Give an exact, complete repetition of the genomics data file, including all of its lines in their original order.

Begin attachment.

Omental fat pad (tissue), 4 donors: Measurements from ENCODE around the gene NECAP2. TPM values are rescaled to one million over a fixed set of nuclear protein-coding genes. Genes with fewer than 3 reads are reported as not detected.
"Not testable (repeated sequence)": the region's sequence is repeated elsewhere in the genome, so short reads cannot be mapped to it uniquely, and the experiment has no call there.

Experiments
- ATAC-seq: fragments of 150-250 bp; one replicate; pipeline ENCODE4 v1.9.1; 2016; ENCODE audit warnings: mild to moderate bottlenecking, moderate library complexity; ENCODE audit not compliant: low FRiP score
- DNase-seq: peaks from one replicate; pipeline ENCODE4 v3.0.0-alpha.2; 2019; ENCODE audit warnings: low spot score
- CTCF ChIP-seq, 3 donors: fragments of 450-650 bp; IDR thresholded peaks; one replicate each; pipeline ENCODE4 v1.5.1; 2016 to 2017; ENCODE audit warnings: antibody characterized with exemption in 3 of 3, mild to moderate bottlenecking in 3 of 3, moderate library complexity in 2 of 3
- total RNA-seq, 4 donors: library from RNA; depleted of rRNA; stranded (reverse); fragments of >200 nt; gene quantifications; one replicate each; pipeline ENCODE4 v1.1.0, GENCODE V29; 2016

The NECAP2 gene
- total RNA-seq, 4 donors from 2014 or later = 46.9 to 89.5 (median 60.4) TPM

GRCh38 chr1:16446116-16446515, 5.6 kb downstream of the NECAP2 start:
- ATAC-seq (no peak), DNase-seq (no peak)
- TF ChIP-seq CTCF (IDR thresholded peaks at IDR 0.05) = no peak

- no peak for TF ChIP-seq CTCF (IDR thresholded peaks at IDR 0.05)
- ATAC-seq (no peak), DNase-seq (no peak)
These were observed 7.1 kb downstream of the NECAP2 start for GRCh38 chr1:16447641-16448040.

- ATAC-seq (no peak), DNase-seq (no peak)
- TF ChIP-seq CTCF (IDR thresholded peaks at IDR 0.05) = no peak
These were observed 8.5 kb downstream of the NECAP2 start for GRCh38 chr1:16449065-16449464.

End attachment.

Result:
Omental fat pad (tissue), 4 donors: Measurements from ENCODE around the gene NECAP2. TPM values are rescaled to one million over a fixed set of nuclear protein-coding genes. Genes with fewer than 3 reads are reported as not detected.
"Not testable (repeated sequence)": the region's sequence is repeated elsewhere in the genome, so short reads cannot be mapped to it uniquely, and the experiment has no call there.

Experiments
- ATAC-seq: fragments of 150-250 bp; one replicate; pipeline ENCODE4 v1.9.1; 2016; ENCODE audit warnings: mild to moderate bottlenecking, moderate library complexity; ENCODE audit not compliant: low FRiP score
- DNase-seq: peaks from one replicate; pipeline ENCODE4 v3.0.0-alpha.2; 2019; ENCODE audit warnings: low spot score
- CTCF ChIP-seq, 3 donors: fragments of 450-650 bp; IDR thresholded peaks; one replicate each; pipeline ENCODE4 v1.5.1; 2016 to 2017; ENCODE audit warnings: antibody characterized with exemption in 3 of 3, mild to moderate bottlenecking in 3 of 3, moderate library complexity in 2 of 3
- total RNA-seq, 4 donors: library from RNA; depleted of rRNA; stranded (reverse); fragments of >200 nt; gene quantifications; one replicate each; pipeline ENCODE4 v1.1.0, GENCODE V29; 2016

The NECAP2 gene
- total RNA-seq, 4 donors from 2014 or later = 46.9 to 89.5 (median 60.4) TPM

GRCh38 chr1:16446116-16446515, 5.6 kb downstream of the NECAP2 start:
- ATAC-seq (no peak), DNase-seq (no peak)
- TF ChIP-seq CTCF (IDR thresholded peaks at IDR 0.05) = no peak

- no peak for TF ChIP-seq CTCF (IDR thresholded peaks at IDR 0.05)
- ATAC-seq (no peak), DNase-seq (no peak)
These were observed 7.1 kb downstream of the NECAP2 start for GRCh38 chr1:16447641-16448040.

- ATAC-seq (no peak), DNase-seq (no peak)
- TF ChIP-seq CTCF (IDR thresholded peaks at IDR 0.05) = no peak
These were observed 8.5 kb downstream of the NECAP2 start for GRCh38 chr1:16449065-16449464.